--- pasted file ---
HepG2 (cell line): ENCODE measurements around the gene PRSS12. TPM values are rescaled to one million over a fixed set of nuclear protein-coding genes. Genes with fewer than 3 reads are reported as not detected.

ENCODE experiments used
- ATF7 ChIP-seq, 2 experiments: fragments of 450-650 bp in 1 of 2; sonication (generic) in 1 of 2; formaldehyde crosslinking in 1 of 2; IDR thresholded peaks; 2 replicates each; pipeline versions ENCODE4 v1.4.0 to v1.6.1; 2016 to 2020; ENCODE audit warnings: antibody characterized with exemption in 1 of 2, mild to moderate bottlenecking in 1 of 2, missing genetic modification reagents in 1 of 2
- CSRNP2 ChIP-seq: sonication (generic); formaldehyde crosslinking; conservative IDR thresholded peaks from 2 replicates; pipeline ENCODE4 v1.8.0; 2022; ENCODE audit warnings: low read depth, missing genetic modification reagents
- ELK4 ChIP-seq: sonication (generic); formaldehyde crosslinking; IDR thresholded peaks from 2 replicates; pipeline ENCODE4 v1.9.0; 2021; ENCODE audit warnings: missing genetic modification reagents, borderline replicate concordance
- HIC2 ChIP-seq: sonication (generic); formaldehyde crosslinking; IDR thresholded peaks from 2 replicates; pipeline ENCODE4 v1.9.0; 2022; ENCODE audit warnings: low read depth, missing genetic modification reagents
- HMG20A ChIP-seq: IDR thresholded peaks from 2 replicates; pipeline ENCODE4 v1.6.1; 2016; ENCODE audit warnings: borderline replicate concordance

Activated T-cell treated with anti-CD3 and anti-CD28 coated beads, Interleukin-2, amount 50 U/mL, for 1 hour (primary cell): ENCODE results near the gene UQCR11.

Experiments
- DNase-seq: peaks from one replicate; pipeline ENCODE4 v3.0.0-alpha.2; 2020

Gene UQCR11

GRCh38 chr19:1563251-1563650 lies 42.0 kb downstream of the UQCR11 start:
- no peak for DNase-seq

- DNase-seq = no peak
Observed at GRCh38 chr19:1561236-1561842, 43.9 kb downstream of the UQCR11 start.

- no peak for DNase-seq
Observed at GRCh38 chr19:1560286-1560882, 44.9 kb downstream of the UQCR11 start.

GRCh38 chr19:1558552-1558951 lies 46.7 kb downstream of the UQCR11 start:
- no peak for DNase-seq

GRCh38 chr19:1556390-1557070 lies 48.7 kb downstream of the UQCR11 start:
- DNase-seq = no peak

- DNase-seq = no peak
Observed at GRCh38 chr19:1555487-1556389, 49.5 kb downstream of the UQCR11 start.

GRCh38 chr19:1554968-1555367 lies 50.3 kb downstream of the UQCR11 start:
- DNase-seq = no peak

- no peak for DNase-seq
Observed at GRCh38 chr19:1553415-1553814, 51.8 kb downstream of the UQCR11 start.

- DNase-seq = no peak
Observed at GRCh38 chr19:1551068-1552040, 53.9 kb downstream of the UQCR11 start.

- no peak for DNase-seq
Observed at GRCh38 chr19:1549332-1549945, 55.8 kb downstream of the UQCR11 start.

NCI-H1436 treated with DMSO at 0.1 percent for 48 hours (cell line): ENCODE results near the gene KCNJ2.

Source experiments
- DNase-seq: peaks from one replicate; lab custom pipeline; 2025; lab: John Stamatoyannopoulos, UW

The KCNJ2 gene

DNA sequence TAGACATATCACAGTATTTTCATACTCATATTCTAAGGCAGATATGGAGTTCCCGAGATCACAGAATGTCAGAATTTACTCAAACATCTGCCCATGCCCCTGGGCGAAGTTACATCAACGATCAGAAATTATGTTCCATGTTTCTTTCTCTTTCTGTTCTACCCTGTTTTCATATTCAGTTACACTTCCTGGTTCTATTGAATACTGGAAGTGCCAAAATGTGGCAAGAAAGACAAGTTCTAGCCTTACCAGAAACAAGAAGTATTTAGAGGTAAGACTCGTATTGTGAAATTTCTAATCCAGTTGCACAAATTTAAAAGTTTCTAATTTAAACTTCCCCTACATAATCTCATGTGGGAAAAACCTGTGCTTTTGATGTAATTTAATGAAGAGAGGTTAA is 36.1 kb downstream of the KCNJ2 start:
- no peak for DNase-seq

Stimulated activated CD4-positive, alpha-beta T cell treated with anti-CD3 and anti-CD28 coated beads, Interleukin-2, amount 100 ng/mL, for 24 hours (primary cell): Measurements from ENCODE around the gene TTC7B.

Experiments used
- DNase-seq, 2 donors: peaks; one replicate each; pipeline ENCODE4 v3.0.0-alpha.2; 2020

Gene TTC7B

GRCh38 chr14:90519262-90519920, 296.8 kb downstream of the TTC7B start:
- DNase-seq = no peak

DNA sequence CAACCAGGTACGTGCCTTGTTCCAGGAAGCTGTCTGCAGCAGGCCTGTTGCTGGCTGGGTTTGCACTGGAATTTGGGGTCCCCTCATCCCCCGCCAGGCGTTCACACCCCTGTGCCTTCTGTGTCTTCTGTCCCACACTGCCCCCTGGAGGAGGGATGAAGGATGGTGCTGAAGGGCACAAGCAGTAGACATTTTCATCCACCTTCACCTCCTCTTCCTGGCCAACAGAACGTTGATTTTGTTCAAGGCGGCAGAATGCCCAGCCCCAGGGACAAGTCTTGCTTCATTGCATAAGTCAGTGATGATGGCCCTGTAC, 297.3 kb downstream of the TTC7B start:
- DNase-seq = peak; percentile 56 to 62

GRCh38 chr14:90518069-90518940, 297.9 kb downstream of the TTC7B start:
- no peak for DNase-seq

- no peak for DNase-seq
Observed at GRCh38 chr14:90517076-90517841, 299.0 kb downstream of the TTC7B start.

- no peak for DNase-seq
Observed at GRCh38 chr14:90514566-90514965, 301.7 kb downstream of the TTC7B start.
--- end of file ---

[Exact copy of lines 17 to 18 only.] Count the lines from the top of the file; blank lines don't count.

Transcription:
Observed at GRCh38 chr19:1560286-1560882, 44.9 kb downstream of the UQCR11 start.

GRCh38 chr19:1558552-1558951 lies 46.7 kb downstream of the UQCR11 start: